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Federal Government Should Accept Utah Same-Sex Marriages, Human Rights Campaign Urges

"[T]here is simply no reason for the United States government not to extend federal recognition to these more than 1,300 couples," Human Rights Campaign head says.

Posted on January 9, 2014, at 1:49 p.m. ET

Jim Urquhart / Reuters

Jax Collins, left, and Heather Collins share a kiss after getting married at the Salt Lake County Government Building in Salt Lake City, Utah, December 23, 2013.

WASHINGTON — The nation's largest LGBT rights organization urged the Obama administration to recognize the marriages of the 1,360 same-sex couples who married in Utah over the past several weeks.

"There is no legal reason to question the validity of these more than 1,300 marriages. Each was legally performed by a clerk representing the State of Utah, in accordance with the state's statutes and constitution," Human Rights Campaign president Chad Griffin wrote to Attorney General Eric Holder on Thursday.

"Given this landscape of facts, there is simply no reason for the United States government not to extend federal recognition to these more than 1,300 couples."

The request comes a day after Utah Gov. Gary Herbert announced that the state has put its own recognition of those marriages — granted by the state between Dec. 20, 2103, and Jan. 6 — "on hold" during the appeal of the case challenging the state's marriage amendment and in light of the Supreme Court's stay of the trial court order in the case pending that appeal.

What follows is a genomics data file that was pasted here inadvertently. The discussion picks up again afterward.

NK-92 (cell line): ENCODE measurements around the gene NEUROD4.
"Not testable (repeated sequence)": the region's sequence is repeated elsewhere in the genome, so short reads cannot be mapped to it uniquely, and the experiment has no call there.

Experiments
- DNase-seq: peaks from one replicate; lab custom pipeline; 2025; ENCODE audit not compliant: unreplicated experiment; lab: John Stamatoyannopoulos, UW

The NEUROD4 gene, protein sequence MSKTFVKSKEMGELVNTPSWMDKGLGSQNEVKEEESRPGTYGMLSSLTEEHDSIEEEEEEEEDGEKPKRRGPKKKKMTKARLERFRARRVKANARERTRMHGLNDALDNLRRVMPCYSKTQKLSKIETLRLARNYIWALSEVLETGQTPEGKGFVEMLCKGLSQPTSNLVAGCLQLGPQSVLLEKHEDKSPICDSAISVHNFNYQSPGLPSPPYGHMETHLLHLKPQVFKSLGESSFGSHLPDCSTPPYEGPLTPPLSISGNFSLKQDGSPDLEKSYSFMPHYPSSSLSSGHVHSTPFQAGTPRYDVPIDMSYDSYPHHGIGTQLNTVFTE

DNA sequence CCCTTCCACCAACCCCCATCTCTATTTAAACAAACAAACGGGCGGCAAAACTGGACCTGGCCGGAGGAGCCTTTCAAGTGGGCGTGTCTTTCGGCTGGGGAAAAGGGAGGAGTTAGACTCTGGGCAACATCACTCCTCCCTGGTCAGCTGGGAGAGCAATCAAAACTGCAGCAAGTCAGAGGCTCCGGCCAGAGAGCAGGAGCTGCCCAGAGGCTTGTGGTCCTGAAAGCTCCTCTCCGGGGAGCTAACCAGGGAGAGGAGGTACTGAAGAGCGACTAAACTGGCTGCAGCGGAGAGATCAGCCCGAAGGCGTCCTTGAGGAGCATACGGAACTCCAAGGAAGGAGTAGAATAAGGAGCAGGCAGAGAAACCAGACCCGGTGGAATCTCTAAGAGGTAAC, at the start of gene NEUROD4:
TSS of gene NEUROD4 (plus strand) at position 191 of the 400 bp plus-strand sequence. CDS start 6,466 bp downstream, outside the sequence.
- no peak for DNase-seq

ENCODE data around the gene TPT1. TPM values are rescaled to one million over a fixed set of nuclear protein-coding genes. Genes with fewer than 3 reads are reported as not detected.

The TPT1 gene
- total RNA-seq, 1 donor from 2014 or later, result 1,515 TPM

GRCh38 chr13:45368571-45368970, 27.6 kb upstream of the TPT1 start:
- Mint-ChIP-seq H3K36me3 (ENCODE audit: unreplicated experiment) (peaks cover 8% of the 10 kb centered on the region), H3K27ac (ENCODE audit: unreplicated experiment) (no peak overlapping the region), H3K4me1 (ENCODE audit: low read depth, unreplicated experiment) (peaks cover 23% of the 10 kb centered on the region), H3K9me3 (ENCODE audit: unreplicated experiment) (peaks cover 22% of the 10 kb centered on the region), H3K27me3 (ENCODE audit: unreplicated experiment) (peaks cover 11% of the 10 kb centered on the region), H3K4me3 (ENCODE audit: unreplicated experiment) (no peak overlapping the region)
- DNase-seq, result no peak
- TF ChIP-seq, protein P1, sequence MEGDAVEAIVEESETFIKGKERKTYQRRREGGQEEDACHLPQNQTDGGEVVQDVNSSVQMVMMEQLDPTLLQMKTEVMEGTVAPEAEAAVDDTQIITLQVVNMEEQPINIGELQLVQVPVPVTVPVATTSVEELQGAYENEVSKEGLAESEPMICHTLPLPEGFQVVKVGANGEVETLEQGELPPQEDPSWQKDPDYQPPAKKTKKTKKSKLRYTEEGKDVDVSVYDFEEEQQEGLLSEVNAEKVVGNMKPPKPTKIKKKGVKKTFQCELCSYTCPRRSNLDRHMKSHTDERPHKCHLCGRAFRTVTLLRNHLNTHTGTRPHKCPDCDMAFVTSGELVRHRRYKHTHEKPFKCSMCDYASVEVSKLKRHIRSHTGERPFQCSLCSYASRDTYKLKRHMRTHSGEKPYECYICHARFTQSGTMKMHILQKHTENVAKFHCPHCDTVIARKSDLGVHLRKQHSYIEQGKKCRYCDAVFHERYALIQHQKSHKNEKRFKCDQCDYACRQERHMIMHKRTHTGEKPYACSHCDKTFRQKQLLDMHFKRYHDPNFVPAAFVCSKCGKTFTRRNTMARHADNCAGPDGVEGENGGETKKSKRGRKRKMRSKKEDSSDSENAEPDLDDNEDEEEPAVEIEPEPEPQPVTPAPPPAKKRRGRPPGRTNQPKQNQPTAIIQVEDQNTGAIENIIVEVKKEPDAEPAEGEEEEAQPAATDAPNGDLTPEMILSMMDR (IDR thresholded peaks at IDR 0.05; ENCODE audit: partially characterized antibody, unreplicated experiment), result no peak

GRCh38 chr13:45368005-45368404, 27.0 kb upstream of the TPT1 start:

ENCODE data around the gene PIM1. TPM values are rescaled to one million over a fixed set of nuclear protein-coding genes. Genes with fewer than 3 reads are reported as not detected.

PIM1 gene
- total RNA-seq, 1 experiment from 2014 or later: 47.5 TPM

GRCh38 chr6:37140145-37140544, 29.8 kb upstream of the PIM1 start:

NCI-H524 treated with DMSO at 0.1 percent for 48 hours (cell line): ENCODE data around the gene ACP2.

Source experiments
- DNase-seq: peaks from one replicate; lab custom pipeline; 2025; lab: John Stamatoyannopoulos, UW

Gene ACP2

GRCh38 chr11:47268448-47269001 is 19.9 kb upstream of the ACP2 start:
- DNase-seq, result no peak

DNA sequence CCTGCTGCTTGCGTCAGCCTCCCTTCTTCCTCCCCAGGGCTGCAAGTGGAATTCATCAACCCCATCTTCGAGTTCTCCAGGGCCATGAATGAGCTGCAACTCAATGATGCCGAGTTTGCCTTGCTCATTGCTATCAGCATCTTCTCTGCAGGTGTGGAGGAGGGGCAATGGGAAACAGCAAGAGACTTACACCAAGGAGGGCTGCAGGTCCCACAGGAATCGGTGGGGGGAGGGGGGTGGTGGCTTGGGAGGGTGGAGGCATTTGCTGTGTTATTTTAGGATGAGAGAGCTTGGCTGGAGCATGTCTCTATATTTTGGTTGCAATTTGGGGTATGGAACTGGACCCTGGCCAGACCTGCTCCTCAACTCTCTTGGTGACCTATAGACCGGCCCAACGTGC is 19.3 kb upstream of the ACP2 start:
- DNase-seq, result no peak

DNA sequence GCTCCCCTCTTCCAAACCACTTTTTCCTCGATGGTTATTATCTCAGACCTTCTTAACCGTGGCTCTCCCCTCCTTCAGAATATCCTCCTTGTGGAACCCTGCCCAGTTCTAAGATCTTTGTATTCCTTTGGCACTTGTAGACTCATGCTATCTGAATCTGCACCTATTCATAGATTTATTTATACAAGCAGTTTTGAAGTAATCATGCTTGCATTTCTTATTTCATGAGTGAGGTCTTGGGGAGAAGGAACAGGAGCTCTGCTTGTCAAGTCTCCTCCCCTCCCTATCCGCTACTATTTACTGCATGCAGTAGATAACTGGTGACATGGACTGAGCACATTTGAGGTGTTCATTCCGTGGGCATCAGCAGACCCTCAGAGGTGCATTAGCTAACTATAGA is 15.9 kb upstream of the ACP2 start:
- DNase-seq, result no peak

The question of how the federal government will treat the marriages of the same-sex couples who married during that period remains up in the air. On Wednesday, a Justice Department spokesperson said the department was reviewing Herbert's decision.

Update at 4:30 p.m.: A Justice Department official confirmed receipt of the letter to BuzzFeed, but had no further comment at this time.

Read HRC's letter to Holder:

A BuzzFeed News investigation, in partnership with the International Consortium of Investigative Journalists, based on thousands of documents the government didn't want you to see.